Florida state board sides with high-performing charter schools on appeal

The Florida Board of Education sided today with three proposed charter schools in Indian River and St. Lucie Counties, overturning attempts by local school boards to stop them from opening.

After the decisions, one board member rebuked the school districts for creating roadblocks to new schools, which would replicate existing high-performing Somerset Academy charter schools.

Suzanne D'Agresta argues for the Indian River School Board before the state Board of Education.
Suzanne D’Agresta argues for the Indian River School Board before the state Board of Education.

“I think it is of benefit to our state for us to be as supportive and welcoming as possible to anyone — whether a traditional or charter school — that is doing great things for our students,” Rebecca Fishman Lipsey told her fellow board members. Many of the objections to the proposed schools, she said, “seemed a lot like digging to find ways to potentially hold back someone from doing great things for kids.”

The school boards in Indian River and St. Lucie Counties last fall rebuffed the charter school network, which is affiliated with the management company Academica.

Citing recent decisions by state appellate courts that blocked proposed replications of high-performing charter schools, the districts argued the proposed schools would not “substantially” replicate existing high-performing charters in Somerset’s network.

Attorney Collette Papa said the proposed St. Lucie school and the Broward school it was trying to replicate shared the same “educational program design.” The extant and future school would both serve middle-school grades, which wasn’t true in the recent court cases.

Suzanne D’Agresta, an attorney for the Indian River school district, said she was concerned the proposed charters in her district would run afoul of a federal desegregation order, and did not offer detailed plans for recruiting black students.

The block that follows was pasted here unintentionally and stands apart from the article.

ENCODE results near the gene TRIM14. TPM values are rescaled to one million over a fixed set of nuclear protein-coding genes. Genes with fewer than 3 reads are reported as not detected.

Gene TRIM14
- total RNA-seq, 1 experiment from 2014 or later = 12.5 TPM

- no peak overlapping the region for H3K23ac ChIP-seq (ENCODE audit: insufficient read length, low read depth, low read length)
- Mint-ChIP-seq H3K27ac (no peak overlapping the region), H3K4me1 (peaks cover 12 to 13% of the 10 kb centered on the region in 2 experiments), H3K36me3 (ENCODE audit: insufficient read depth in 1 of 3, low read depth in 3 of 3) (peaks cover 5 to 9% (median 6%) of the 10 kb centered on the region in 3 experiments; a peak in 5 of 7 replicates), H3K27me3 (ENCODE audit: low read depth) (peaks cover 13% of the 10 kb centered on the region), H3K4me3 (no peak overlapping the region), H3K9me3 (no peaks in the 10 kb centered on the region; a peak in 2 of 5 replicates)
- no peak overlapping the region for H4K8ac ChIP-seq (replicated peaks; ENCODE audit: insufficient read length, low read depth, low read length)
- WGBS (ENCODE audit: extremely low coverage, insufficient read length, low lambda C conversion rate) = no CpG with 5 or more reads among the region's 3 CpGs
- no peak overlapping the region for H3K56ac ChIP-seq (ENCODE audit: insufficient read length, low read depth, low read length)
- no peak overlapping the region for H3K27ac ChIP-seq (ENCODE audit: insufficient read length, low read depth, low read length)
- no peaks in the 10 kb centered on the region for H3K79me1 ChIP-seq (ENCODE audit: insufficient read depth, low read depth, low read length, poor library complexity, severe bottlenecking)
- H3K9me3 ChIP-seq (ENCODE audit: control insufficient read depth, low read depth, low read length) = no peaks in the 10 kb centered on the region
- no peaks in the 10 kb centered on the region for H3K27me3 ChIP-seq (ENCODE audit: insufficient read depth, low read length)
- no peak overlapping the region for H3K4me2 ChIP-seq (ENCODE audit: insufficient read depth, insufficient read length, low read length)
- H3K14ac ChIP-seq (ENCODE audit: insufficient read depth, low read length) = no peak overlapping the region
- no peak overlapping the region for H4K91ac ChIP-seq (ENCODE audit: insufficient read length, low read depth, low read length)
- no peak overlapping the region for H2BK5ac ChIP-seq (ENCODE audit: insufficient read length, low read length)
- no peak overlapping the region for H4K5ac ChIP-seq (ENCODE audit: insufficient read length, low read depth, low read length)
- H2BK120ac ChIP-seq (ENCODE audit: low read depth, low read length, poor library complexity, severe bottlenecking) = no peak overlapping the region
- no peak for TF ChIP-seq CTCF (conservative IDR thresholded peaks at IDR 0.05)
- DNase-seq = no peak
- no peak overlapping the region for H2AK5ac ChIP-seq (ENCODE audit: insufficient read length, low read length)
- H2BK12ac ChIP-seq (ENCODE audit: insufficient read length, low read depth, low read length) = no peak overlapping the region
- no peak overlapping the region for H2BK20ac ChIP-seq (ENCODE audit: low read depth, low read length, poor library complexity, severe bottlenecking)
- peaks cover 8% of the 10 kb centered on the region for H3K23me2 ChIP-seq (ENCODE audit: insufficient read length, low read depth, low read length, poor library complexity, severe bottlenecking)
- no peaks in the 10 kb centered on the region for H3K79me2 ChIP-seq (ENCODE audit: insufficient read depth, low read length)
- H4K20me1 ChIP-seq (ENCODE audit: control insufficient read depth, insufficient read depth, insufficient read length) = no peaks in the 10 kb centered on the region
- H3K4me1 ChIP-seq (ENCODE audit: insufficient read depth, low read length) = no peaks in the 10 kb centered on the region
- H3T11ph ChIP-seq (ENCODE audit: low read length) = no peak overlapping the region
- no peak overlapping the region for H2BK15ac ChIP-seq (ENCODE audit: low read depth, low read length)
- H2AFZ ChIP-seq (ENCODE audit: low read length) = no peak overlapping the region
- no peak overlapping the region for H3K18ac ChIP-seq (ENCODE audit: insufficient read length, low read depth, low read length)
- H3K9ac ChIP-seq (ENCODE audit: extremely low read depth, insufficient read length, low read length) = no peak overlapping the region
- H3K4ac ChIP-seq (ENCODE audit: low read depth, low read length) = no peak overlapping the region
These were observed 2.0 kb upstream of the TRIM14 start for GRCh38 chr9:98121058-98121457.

Attorney Charles Gibson argues for Somerset Academies in a charter school appeal case.
Attorney Charles Gibson argues for Somerset Academies in a charter school appeal case.

“We cannot allow someone to come in and open a school without complying with those requirements,” she said.

D’Agresta said the South Miami school that was trying to replicate in Indian River had come under fire for enrolling an unusually low number of black students. But Somerset has since produced numbers showing that school was anomalous.

In legal documents, Somerset indicated its network as a whole serves “84% minority students, and 59% qualify for free and reduced lunch,” while the student population in Indian River County is majority-white. For that reason, the school said it was “confident in its ability to meet or exceed the requirements of the [desegregation] order and in fact is confident that Somerset’s statistics would be a positive addition.”

“We could teach them how to comply with their order,” Charles Gibson, an attorney for the charter school, told the state board.

While the school boards generally opposed the expansions, Shawn Frost, a school board member in Indian River County, cheered the state’s decision upholding the schools’ appeals.

The districts could still challenge the state board decision in a state appellate court.